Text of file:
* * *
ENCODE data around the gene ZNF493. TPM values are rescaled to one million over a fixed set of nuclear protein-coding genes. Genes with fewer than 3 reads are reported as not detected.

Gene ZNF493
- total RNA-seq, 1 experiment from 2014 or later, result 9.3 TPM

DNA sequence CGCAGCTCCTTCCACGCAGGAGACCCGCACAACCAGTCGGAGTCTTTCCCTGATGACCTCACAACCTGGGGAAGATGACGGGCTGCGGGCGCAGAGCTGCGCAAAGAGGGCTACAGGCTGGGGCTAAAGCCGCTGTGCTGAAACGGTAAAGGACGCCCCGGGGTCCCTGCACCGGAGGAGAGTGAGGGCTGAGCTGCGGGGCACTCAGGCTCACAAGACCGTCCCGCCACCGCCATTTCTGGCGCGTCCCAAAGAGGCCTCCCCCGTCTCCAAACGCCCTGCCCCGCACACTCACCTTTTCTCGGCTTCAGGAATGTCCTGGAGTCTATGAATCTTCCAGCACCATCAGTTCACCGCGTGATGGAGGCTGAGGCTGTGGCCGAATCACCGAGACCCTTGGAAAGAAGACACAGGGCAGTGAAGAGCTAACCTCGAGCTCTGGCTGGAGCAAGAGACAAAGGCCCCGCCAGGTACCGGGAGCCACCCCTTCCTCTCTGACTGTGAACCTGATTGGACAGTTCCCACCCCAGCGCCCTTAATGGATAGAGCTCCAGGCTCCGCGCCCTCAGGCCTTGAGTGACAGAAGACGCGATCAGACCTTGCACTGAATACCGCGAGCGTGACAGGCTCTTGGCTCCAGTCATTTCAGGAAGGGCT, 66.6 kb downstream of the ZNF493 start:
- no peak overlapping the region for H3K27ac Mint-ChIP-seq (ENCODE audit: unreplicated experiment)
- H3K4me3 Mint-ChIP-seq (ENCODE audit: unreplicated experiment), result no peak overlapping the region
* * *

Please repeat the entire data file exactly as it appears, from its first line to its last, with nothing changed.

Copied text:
ENCODE data around the gene ZNF493. TPM values are rescaled to one million over a fixed set of nuclear protein-coding genes. Genes with fewer than 3 reads are reported as not detected.

Gene ZNF493
- total RNA-seq, 1 experiment from 2014 or later, result 9.3 TPM

DNA sequence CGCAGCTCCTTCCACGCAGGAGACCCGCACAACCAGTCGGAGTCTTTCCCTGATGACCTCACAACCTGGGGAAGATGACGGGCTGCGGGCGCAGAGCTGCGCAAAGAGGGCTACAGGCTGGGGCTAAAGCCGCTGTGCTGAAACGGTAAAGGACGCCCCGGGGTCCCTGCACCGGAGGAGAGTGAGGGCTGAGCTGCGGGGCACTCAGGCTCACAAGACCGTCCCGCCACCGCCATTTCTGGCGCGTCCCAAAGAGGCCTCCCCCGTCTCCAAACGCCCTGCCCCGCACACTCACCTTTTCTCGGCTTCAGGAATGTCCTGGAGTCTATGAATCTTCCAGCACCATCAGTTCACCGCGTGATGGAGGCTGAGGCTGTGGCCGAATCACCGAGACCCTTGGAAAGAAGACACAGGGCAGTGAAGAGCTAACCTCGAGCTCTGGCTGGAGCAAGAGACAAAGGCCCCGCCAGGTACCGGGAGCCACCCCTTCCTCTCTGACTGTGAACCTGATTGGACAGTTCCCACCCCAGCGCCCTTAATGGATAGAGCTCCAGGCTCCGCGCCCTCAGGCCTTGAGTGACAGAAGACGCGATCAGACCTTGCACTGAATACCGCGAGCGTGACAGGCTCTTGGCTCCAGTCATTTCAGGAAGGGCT, 66.6 kb downstream of the ZNF493 start:
- no peak overlapping the region for H3K27ac Mint-ChIP-seq (ENCODE audit: unreplicated experiment)
- H3K4me3 Mint-ChIP-seq (ENCODE audit: unreplicated experiment), result no peak overlapping the region